London was a limbo. We didn’t have the backup of our Australian support network, or our Irish network. It was still seven hours door to door, which isn’t an easy journey with two kids. As all our decisions are usually made, over a bottle of wine, we said let’s go home. We had no jobs, we took the plunge. For your kids, you just want to see them grow up learning Irish - even though my Irish is terrible - and know their cousins and see their aunts and uncles and grandparents. I had gotten sick of joining the family for Sunday dinner via Facetime.
The last position I was in was with the Irish Australian Support Association of Queensland. I worked with a mothers group, and the girls who married Australians felt a bit stuck, longing for their parents’ support. Government ministers were visiting for St Patrick’s Day and asked if I planned to come back.
I asked their advice: should I be the first one home, or should I follow the crowd? They said, be the first - you’ll be competing for jobs, competing for houses. Six months later I was home. I didn’t want to grow old in Australia, so it was a case of getting out before you get caught and have too many ties.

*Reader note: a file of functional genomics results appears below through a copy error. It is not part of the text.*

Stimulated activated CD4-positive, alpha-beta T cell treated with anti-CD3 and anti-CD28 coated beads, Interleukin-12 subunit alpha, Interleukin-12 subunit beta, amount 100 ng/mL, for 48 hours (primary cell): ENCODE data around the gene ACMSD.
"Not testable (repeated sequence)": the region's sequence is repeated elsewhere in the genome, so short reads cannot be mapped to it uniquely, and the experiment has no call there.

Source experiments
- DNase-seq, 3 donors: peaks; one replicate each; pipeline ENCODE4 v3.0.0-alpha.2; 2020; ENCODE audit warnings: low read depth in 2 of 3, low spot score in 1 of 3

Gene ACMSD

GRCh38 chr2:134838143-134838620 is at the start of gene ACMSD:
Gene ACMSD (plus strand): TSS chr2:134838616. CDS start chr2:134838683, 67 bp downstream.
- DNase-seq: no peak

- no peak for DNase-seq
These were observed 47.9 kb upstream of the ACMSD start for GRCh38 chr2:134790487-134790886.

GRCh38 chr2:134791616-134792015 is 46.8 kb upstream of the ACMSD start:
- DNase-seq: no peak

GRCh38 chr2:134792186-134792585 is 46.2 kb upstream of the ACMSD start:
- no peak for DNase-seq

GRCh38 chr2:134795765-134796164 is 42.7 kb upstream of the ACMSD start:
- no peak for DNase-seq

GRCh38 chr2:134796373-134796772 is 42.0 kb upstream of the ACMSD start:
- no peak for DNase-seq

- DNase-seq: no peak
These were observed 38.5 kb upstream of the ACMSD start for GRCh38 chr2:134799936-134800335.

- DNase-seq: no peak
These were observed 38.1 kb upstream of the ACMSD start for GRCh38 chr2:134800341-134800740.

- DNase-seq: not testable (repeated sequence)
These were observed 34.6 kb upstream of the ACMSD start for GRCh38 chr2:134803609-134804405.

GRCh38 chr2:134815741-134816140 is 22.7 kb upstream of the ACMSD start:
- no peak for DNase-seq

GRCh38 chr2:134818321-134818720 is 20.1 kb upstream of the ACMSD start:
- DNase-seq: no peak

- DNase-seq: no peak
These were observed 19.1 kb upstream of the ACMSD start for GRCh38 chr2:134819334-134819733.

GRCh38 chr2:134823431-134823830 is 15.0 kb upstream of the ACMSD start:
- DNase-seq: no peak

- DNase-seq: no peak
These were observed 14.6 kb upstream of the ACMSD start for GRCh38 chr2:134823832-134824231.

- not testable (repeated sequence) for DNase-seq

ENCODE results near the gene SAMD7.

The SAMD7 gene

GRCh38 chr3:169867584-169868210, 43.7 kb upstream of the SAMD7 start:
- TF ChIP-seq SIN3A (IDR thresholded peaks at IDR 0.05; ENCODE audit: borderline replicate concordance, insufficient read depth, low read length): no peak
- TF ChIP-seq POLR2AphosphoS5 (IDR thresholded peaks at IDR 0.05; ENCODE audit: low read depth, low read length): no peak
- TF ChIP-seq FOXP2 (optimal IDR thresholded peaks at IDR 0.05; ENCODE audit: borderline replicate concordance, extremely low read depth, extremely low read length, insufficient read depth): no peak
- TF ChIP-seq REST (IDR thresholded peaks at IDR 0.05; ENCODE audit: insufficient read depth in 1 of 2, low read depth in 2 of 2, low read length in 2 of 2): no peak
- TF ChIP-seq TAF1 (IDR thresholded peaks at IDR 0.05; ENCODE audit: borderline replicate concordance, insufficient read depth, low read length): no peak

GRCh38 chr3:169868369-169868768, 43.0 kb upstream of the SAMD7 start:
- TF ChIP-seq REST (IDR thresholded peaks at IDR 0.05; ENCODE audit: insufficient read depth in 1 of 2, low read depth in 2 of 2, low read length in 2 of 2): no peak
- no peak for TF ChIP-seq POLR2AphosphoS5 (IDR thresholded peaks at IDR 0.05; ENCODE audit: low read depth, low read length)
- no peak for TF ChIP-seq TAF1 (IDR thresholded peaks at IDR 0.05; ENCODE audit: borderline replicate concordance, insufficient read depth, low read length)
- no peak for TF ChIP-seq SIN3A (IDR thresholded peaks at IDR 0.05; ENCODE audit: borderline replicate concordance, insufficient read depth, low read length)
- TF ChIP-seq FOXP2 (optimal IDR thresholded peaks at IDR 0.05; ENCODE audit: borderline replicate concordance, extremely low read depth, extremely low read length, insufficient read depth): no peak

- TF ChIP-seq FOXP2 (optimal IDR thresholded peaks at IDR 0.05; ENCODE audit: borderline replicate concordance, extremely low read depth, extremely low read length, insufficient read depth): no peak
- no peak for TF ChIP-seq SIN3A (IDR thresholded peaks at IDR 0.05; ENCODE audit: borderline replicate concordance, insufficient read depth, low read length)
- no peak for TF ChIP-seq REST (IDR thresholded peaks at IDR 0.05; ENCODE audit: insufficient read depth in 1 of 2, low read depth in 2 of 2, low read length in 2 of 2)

We had the best Gaelic football team in Brisbane at one stage, and suddenly five or six girls were all lost in the one year and the same for the lads’ team. It accelerated very quickly.
In Australia, you could use your Irish charm. But when you come home, you are only one of five million Irish people here. You have to take a step back, to get back up the ladder again, get a bit of Irish experience and an Irish reference. I have definitely taken a pay decrease.
There isn’t much point in coming back because you’re homesick if you can’t get a job. There is an upbeat attitude in the construction industry in Ireland now. There’s an abundance of work. I contacted architects and engineers in my industry to let them know I was coming back. You need to be as enthusiastic in your own country as you were when you left.
I have done a complete career change. I trained as a lawyer in Australia, but wasn’t qualified when I got back to Ireland. I didn’t want to have to study law again for years so I trained as a baby sleep coach. I set myself up and it is going quite well. You have to be brave.
Orlagh: Philip: Orla:
weren’t waiting for us to move back from Australia. The memories you have with your friends are from eight or nine years ago. But it is fun making new memories.
There have been ups and downs. I am not used to having my parents tell me what to do. I have my own kids and I’m a grown-up now! My sister was 12 when I left and she’s an adult now. She wonders why I use my key going into my parents’ house, because I see it as home and she sees me as a visitor.